A locking differential or locker is a variation on the standard automotive differential. A locking differential provides increased traction compared to a standard, or “open” differential by disallowing wheel speed differentiation between two wheels on the same axle under certain conditions.
A locking differential is designed to overcome the chief limitation of a standard open differential by essentially “locking” both wheels on an axle together as if on a common shaft while still allowing them to rotate at different speeds when it is required (such as when negotiating a turn). This forces both wheels to turn in unison, regardless of the traction (or lack thereof) available to either wheel individually. An open differential will cease the transmission of torque to one wheel if the opposite wheel has little or no traction. This may occur if one wheel comes into contact with mud, snow, or ice, or if the wheel is somehow removed from contact with the road after encountering an obstacle or area of soft ground. In such a situation, an open differential will continue to spin the wheel with the least amount of traction but will transmit little or no power to the wheel that has more solid traction. Basically, it will transmit only as much torque to both wheels as the wheel with the least amount of traction can sustain. This can result in the vehicle failing to deliver enough torque to the drive wheels to keep the vehicle moving forward, at which point it will be stuck. A locking differential solves this problem with its capability of delivering 100% of available torque to the wheel with the most traction.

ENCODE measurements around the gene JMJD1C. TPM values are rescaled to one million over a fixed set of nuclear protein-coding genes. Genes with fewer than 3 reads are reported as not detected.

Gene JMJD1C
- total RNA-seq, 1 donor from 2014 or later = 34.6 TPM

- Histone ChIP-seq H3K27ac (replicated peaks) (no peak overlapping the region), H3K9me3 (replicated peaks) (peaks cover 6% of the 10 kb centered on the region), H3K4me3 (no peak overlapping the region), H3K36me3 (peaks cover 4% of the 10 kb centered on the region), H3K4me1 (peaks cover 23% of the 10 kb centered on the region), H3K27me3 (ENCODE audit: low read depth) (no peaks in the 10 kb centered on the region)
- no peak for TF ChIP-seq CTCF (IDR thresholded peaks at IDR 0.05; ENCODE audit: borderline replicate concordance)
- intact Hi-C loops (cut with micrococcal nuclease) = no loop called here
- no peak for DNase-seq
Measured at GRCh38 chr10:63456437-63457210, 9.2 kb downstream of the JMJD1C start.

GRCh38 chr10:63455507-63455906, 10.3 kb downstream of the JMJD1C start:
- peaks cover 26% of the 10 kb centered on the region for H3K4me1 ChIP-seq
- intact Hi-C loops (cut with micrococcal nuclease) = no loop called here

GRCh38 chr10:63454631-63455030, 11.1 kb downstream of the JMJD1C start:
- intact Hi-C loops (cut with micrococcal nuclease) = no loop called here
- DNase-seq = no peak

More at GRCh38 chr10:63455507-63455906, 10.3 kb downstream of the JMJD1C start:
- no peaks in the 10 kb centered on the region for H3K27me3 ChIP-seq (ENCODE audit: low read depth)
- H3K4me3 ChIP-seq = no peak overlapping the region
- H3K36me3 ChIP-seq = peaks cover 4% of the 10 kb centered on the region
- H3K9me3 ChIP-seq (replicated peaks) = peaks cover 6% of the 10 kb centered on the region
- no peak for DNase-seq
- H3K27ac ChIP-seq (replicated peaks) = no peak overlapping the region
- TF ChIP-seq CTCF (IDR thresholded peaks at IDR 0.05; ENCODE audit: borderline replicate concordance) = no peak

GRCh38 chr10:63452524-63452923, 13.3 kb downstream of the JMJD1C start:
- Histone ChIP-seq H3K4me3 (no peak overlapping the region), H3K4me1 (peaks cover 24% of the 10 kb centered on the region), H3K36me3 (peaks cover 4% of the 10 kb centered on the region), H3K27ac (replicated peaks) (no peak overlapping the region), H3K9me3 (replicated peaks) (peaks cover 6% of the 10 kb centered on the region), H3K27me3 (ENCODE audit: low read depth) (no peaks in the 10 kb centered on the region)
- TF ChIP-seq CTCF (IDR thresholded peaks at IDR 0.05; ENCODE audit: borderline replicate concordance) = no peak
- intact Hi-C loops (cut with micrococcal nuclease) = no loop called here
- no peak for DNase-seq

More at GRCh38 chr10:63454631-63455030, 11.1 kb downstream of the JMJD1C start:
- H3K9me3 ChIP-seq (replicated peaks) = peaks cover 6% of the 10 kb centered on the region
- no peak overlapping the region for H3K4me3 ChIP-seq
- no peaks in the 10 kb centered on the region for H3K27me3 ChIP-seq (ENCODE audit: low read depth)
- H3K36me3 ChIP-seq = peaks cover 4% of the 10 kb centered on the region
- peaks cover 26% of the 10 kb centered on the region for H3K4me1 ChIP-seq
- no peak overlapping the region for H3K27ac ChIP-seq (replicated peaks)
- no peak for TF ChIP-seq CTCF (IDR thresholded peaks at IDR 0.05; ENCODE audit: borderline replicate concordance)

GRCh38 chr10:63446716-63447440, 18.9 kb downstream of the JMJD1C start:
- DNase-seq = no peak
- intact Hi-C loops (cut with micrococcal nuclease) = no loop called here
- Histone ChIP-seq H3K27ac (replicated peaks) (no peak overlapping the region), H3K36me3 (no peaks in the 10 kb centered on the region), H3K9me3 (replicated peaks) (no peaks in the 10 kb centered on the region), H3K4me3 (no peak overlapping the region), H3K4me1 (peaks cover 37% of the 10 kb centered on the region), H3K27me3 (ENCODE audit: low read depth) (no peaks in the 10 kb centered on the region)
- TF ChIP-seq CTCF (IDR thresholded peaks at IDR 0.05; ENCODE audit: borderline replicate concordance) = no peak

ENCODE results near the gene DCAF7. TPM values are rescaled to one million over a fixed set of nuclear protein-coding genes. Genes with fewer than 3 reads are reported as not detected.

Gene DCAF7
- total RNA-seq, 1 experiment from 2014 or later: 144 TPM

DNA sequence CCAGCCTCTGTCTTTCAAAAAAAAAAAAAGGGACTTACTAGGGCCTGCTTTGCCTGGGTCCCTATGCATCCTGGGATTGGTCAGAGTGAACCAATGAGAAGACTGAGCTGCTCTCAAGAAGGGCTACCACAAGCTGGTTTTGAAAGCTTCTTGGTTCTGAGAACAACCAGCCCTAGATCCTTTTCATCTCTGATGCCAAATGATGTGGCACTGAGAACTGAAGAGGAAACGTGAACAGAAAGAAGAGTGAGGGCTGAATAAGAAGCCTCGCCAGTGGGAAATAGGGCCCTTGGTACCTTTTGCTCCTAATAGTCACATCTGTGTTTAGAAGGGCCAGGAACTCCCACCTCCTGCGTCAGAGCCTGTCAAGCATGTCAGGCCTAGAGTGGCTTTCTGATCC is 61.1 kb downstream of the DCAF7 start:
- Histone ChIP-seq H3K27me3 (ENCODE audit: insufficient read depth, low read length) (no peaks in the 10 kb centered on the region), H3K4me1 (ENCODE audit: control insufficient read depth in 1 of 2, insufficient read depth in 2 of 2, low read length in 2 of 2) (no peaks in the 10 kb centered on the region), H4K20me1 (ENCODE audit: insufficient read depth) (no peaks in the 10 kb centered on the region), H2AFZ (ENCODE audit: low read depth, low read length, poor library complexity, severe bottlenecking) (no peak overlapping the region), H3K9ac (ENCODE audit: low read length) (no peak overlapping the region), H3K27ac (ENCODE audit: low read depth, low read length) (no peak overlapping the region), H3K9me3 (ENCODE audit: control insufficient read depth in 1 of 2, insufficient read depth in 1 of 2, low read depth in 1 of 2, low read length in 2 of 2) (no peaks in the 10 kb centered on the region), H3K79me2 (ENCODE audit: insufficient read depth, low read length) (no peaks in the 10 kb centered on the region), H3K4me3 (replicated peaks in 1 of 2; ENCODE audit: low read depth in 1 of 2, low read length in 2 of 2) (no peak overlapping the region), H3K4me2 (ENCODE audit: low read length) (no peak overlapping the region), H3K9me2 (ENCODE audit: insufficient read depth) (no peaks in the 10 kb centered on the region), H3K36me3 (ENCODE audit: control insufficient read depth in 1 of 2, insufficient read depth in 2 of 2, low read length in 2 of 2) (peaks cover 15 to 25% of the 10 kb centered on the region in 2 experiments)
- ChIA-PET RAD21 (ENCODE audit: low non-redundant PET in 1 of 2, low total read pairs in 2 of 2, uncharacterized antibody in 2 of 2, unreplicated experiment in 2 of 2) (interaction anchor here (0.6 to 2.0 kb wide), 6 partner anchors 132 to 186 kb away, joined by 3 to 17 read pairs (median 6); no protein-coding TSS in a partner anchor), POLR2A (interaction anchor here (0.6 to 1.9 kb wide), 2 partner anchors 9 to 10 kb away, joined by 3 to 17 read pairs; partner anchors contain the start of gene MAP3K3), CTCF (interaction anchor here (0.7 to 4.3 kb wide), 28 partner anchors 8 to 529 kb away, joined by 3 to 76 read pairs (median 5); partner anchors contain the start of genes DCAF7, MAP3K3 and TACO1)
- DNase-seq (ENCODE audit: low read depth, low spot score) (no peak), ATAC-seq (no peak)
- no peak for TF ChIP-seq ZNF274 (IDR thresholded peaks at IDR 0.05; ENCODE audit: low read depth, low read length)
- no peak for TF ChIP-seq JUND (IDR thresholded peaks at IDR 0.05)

Types of Locking Differentials
There are two main types of lockers:
Automatic and Selectable.
Automatic lockers lock and unlock automatically with no direct input from the driver. Some automatic locking differential designs ensure that engine power is always transmitted to both wheels, regardless of traction conditions, and will “unlock” only when one wheel is required to spin faster than the other during cornering. They will never allow either wheel to spin slower than the differential carrier or axle as a whole. The most common example of this type would be the famous “Detroit Locker,” also known as the “Detroit No-Spin,” although there are many others. Other automatic lockers operate as an “open,” or unlocked differential until wheelspin is encountered and then they lockup. This style generally uses some type of internal governor to sense a difference in wheel speeds, or they react to torque input from the driveshaft. An example of this would be GM’s “Gov-Lok.” This is the type most often found on vehicles factory equipped with a locking differential.
Below is a cutaway model of a Detroit Locker.
This is an actual hand operated Detroit Locker demonstrating how a Detroit Locker works.